Vv 2ff describe the great assembly called by Solomon in the eleventh year of his reign at the conclusion of seven years building the Temple in order to bring in all the vessels to their proper places and inaugurate the Temple service.

The account in our text of how the Levites brought the Ark of the Covenant to its place in the Holy of Holies (vv 5ff) supplies the outer facts but does not give any indication of the great drama that took place when Solomon tried to get the Ark through the entrance of the Holy of Holies, only to find that "the gates were firmly stuck together and could not be opened. Solomon recited twenty-four prayers but he was not answered. He started saying, 'Lift up your heads, O gates.and let the King of Glory enter' (Psalms 24:7) but the gates ran after him to swallow him up. Even when he concluded, 'HaShem of Hosts, He is the King of glory, Selah!' he was still not answered. At last he said, 'O God, do not turn away the face of Your anointed one, remember the kindnesses of David Your servant' (II Chron. 6:42; cf. Psalms 132:10). Only then was he answered - and all the faces of David's enemies turned black as the bottom of a pot because the entire people and all Israel knew that the Holy One blessed be He had forgiven him for that sin [with Bathsheva]" (Talmud Shabbos 30a).

Verse 9: "And they drew out the poles of the Ark so that the ends of the poles were visible from the Ark before the Sanctuary but they were not seen outside." The commentators provide a variety of explanations of this verse. The most plausible seems to be that of RaDaK (ad loc.): that the poles on which the Ark used to be carried were now drawn forward towards the eastern partition of the Holy of Holies to indicate that the Ark was now positioned in its permanent resting place and no longer needed to be carried from place to place as in the days before the Temple was built. However the poles could not simply be removed, because they were needed to guide the High Priest on Yom Kippur when he had to burn incense and sprinkle the sacrificial blood in front of the Ark and not on either side. According to the Talmudic sages (Yoma 53b) the poles extended to the PAROCHET (screen) dividing the Holy of Holies from the main Sanctuary, protruding just a little so that while the poles themselves could not be seen in the Sanctuary, two protrusions were visible on the Parochet like two nipples, in order to fulfill the verse, '.He dwells between my breasts' (Song of Songs 1:13).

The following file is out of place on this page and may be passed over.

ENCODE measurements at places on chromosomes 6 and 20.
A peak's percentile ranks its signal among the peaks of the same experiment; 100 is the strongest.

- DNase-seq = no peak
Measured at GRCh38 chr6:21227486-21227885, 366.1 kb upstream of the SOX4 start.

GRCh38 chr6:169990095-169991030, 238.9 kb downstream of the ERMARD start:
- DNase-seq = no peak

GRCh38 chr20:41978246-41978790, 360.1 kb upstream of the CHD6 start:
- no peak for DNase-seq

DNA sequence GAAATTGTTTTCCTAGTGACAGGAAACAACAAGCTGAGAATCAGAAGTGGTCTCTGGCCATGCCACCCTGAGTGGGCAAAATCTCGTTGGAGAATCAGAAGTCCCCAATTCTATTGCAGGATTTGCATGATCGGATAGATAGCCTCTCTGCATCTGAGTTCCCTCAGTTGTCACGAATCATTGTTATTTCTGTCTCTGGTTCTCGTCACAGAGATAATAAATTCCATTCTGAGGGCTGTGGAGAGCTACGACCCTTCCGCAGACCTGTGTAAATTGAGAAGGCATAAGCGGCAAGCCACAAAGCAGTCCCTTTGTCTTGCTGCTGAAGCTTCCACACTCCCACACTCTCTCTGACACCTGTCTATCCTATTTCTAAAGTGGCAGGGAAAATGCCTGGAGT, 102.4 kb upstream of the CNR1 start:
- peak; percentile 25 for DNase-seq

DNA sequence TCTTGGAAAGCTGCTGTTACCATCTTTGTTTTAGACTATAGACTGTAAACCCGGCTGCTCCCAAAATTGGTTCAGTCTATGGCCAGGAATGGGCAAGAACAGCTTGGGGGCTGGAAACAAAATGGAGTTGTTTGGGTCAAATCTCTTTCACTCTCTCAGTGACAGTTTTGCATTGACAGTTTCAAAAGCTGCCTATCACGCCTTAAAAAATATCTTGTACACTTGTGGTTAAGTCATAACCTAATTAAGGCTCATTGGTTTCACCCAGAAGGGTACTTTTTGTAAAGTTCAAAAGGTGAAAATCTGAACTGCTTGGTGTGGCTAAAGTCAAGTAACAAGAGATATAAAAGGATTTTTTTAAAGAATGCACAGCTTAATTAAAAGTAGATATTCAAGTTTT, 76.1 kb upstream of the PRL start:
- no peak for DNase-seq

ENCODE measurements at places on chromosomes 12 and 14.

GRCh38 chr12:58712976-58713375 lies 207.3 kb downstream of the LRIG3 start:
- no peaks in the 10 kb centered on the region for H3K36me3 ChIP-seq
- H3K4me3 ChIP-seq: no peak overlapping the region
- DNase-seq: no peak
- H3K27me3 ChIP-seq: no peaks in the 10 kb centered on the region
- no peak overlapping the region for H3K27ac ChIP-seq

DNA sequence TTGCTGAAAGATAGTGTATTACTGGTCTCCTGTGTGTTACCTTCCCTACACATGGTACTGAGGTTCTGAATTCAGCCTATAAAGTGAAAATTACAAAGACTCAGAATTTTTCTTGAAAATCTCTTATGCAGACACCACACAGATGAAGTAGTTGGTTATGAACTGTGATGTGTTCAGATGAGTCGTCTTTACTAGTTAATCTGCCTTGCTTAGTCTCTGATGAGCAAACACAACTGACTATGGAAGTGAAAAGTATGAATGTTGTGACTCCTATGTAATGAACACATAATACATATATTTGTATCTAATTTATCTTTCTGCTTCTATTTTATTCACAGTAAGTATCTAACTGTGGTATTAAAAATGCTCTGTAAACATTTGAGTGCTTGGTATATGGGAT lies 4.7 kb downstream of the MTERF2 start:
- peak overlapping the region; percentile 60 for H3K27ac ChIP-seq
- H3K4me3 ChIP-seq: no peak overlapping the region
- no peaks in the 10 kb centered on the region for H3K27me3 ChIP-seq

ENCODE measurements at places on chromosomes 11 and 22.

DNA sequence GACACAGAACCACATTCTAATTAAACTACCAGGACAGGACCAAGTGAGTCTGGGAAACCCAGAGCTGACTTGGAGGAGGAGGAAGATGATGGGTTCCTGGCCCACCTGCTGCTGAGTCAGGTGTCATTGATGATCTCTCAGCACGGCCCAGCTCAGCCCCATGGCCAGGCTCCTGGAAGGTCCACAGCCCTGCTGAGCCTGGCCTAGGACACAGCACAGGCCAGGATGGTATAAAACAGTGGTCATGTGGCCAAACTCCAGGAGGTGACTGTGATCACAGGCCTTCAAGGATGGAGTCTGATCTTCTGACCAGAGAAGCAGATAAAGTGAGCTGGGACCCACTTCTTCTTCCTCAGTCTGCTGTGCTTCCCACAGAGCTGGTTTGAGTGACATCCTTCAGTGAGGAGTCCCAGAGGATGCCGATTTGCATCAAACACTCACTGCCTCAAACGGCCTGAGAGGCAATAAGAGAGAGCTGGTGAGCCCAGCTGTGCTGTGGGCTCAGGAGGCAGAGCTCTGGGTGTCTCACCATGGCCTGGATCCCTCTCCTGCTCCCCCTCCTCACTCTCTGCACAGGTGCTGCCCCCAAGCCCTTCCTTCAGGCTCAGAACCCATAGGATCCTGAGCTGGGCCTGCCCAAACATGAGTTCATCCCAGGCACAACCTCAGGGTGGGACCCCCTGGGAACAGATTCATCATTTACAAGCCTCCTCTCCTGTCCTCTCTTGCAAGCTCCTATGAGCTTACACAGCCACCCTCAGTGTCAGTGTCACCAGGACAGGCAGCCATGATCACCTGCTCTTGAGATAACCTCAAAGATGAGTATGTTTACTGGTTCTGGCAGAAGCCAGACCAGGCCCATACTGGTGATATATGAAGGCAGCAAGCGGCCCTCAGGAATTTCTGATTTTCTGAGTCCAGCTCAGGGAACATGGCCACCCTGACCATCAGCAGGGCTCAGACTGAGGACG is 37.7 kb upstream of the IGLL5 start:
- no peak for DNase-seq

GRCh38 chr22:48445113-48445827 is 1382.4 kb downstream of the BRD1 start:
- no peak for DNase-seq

V 14: "And the priests were unable to stand to minister because of the cloud, for the glory of HaShem filled the House of God." With all the vessels in their proper places, the Divine Presence came to dwell in the House and the Temple was complete.

May it be rebuilt quickly in our days! Amen!




By Rabbi Avraham Yehoshua Greenbaum